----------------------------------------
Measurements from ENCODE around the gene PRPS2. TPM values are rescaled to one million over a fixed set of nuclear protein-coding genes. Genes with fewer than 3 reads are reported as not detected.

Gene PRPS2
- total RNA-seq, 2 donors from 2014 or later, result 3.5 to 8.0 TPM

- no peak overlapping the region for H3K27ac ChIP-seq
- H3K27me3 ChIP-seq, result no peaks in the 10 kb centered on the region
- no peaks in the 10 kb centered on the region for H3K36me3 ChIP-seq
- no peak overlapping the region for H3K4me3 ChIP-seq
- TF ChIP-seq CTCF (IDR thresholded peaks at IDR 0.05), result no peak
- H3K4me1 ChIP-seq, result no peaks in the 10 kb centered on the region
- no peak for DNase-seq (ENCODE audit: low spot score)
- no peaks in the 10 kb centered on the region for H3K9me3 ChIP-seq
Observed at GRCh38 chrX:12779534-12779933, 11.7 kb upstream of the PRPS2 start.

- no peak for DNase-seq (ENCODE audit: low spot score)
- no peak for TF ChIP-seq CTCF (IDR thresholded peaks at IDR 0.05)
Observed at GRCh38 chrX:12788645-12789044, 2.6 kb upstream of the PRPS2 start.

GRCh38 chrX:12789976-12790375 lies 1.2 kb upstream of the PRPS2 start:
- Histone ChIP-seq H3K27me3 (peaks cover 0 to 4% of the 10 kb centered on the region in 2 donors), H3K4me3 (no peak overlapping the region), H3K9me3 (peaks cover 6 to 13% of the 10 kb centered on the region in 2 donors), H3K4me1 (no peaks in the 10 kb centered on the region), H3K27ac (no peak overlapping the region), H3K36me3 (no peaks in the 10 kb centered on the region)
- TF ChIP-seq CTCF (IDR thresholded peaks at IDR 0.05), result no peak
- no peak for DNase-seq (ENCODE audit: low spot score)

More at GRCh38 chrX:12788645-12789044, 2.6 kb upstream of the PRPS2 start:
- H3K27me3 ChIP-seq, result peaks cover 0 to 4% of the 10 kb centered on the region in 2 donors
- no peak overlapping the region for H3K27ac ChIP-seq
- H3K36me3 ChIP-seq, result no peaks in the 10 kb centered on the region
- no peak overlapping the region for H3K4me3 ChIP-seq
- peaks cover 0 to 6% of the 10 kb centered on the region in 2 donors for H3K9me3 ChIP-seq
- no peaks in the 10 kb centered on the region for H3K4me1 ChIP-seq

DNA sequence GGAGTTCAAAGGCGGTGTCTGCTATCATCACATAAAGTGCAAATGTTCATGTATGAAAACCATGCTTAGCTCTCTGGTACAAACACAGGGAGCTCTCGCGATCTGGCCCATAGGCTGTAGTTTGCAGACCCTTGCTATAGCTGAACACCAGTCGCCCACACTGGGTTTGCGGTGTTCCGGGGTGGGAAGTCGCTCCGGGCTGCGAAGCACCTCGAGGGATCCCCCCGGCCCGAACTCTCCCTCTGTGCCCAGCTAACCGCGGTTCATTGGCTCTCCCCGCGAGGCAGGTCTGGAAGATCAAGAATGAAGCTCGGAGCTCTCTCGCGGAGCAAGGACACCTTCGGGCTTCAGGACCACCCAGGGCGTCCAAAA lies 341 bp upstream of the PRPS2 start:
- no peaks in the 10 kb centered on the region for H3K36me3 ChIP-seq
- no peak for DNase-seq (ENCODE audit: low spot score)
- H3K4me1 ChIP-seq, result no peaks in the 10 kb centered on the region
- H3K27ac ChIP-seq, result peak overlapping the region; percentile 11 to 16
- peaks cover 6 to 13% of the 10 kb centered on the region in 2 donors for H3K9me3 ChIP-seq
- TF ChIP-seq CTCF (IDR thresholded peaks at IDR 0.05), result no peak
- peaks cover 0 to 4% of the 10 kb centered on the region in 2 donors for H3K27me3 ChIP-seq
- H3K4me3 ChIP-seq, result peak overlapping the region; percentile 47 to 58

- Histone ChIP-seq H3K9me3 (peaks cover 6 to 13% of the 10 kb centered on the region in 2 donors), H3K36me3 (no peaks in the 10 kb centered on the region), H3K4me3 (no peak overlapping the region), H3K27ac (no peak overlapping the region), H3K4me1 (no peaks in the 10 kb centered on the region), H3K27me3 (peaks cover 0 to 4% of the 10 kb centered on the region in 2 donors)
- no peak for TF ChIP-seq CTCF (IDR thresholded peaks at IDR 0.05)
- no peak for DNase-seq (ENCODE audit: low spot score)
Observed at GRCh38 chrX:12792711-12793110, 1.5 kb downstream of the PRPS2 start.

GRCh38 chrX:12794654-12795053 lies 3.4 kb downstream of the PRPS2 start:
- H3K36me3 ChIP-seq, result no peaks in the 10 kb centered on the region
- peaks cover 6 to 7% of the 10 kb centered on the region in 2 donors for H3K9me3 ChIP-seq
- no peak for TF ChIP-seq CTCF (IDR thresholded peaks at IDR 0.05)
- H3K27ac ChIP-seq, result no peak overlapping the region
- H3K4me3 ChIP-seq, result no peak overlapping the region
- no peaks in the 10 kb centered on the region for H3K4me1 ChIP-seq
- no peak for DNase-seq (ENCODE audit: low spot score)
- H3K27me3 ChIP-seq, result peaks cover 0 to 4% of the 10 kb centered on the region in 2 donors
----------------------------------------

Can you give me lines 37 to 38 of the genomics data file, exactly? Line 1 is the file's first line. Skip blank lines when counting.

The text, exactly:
- no peak for TF ChIP-seq CTCF (IDR thresholded peaks at IDR 0.05)
- no peak for DNase-seq (ENCODE audit: low spot score)